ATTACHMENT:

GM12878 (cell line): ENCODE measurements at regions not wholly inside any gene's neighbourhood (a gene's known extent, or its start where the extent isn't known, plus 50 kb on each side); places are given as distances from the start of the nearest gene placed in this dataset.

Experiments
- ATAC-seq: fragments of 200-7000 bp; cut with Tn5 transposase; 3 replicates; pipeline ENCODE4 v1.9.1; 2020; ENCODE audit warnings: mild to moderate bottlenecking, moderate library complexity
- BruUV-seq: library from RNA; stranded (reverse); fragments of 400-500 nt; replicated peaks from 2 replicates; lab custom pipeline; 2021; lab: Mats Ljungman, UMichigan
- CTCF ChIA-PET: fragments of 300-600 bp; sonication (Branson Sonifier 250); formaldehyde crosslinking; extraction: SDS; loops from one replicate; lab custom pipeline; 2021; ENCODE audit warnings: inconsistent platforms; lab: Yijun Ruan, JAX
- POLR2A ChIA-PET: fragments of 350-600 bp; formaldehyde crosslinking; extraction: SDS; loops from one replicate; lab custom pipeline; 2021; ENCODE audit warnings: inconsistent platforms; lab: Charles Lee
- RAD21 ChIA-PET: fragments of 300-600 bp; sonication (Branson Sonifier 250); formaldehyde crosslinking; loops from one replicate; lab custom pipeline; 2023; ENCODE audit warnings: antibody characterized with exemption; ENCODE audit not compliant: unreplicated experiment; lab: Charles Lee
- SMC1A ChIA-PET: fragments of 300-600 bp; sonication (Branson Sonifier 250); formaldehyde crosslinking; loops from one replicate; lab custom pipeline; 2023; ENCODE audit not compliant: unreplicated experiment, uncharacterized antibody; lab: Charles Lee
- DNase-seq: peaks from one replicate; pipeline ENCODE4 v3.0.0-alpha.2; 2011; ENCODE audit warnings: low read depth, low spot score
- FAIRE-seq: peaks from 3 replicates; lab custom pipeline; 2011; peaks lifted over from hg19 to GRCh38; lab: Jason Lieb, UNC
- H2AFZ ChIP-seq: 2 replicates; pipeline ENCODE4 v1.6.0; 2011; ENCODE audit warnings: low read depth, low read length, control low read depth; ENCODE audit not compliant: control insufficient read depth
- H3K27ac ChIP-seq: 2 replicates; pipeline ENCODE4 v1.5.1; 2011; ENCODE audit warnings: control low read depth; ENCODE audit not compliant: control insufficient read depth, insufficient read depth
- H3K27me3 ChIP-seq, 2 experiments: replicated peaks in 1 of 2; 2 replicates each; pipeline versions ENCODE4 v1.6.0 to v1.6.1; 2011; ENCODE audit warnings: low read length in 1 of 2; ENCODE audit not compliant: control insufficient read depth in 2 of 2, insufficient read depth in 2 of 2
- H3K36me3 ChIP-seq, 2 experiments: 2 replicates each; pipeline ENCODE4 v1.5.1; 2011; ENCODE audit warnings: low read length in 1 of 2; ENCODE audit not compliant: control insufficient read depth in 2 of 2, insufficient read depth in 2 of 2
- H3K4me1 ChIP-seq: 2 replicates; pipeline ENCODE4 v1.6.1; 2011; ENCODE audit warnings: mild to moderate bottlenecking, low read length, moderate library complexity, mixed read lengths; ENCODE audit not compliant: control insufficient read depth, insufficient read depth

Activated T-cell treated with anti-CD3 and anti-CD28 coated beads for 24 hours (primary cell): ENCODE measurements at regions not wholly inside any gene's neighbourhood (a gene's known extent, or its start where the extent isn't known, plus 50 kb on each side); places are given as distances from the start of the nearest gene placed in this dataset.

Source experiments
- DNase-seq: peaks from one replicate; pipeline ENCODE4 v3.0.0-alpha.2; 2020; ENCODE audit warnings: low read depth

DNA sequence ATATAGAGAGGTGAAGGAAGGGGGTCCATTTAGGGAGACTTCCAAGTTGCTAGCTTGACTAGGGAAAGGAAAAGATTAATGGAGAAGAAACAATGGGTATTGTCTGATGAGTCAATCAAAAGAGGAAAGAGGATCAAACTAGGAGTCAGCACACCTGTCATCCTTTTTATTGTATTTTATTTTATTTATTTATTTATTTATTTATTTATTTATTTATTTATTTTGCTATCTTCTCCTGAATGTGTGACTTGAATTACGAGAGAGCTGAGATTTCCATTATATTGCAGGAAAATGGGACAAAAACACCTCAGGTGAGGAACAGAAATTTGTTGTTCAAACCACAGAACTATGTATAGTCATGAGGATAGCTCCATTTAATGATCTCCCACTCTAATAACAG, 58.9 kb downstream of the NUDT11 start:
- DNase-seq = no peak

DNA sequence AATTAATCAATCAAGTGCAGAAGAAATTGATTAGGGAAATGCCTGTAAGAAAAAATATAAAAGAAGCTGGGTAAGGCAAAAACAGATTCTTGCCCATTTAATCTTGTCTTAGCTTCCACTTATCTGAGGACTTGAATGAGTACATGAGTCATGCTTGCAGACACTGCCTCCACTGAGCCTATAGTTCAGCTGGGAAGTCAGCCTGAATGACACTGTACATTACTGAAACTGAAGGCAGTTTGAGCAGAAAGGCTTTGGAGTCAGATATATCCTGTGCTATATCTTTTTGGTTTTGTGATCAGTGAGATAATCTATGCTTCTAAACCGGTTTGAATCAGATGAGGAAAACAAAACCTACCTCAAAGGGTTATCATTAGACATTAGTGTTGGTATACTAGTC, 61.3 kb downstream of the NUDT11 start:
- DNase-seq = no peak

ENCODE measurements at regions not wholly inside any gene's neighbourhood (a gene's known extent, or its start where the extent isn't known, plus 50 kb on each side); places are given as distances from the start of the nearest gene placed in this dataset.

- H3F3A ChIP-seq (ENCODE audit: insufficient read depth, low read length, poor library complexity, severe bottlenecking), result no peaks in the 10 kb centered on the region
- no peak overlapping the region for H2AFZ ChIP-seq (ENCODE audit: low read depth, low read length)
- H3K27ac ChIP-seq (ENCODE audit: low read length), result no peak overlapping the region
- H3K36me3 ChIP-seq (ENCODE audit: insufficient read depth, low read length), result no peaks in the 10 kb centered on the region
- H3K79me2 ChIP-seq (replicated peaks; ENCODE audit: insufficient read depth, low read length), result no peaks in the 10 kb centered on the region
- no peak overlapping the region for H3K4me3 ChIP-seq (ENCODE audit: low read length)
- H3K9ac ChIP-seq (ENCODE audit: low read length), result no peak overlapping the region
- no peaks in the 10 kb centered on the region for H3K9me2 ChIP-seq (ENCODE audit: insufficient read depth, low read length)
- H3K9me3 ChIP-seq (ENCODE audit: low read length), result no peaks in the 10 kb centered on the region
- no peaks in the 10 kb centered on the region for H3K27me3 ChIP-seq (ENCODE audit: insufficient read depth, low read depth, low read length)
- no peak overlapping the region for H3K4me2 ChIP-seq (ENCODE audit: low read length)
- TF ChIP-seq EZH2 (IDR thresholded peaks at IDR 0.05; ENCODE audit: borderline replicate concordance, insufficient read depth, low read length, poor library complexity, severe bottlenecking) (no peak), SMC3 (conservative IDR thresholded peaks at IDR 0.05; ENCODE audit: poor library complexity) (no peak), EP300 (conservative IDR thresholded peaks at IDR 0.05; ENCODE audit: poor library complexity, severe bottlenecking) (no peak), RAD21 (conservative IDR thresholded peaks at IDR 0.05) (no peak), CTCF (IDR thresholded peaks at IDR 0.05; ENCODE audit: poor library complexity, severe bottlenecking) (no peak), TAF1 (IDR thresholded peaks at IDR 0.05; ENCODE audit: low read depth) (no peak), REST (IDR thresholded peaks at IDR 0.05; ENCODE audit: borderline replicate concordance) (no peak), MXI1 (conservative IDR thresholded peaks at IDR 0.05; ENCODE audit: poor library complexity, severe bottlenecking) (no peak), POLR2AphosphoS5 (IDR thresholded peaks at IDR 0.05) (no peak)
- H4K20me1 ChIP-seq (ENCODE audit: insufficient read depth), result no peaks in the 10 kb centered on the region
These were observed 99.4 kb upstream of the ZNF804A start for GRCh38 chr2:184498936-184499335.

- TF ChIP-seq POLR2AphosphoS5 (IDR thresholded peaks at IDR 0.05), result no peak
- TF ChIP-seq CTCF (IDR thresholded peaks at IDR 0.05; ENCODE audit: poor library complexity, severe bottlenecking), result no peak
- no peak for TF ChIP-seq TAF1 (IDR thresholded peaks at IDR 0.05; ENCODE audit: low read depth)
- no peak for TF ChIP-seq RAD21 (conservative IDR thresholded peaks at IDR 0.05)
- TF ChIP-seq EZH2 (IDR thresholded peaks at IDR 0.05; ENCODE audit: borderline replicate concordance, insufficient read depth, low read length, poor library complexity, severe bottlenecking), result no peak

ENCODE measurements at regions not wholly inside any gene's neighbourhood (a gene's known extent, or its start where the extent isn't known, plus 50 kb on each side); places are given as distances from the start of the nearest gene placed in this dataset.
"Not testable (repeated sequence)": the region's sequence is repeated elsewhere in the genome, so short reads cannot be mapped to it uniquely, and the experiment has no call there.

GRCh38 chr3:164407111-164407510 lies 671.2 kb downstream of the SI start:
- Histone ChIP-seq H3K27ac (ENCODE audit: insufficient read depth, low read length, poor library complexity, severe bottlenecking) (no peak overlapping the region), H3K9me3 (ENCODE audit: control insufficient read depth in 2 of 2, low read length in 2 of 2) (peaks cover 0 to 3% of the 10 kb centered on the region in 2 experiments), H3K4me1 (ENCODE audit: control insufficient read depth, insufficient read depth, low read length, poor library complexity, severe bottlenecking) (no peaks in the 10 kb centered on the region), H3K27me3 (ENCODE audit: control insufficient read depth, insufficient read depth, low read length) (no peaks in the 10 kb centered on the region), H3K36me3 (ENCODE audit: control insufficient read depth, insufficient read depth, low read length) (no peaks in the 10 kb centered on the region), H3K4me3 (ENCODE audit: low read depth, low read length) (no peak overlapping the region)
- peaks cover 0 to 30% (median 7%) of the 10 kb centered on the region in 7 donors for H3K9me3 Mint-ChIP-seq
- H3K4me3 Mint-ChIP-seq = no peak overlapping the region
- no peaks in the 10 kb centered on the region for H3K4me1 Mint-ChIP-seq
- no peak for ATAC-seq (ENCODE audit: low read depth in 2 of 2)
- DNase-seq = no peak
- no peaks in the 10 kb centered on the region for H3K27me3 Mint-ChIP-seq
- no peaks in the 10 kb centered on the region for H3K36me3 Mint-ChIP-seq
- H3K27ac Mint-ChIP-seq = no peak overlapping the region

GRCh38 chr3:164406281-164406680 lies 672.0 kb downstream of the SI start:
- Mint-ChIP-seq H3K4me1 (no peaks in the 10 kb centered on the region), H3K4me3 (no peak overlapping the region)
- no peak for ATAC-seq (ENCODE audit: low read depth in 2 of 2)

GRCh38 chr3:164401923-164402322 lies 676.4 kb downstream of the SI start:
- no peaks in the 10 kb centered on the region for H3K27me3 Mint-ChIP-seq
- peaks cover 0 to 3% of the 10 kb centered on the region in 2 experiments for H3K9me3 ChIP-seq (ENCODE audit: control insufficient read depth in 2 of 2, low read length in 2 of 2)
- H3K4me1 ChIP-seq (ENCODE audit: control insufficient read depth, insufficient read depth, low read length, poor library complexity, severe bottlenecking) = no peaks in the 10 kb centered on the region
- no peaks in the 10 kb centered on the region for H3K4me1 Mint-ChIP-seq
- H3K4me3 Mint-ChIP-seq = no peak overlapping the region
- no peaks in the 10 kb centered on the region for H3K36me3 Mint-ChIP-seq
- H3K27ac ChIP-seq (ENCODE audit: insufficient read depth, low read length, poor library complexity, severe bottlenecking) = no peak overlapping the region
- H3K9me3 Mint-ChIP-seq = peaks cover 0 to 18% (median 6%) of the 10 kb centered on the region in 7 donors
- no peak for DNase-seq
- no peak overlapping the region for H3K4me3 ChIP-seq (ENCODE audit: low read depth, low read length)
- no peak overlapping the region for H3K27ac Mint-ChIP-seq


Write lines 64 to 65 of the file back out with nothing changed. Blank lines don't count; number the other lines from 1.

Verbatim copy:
- no peaks in the 10 kb centered on the region for H3K36me3 Mint-ChIP-seq
- H3K27ac ChIP-seq (ENCODE audit: insufficient read depth, low read length, poor library complexity, severe bottlenecking) = no peak overlapping the region